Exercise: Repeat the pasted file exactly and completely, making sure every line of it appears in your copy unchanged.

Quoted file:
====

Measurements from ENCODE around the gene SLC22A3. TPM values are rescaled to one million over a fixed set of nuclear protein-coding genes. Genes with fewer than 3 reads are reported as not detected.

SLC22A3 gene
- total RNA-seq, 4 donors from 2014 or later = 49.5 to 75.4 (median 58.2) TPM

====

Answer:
Measurements from ENCODE around the gene SLC22A3. TPM values are rescaled to one million over a fixed set of nuclear protein-coding genes. Genes with fewer than 3 reads are reported as not detected.

SLC22A3 gene
- total RNA-seq, 4 donors from 2014 or later = 49.5 to 75.4 (median 58.2) TPM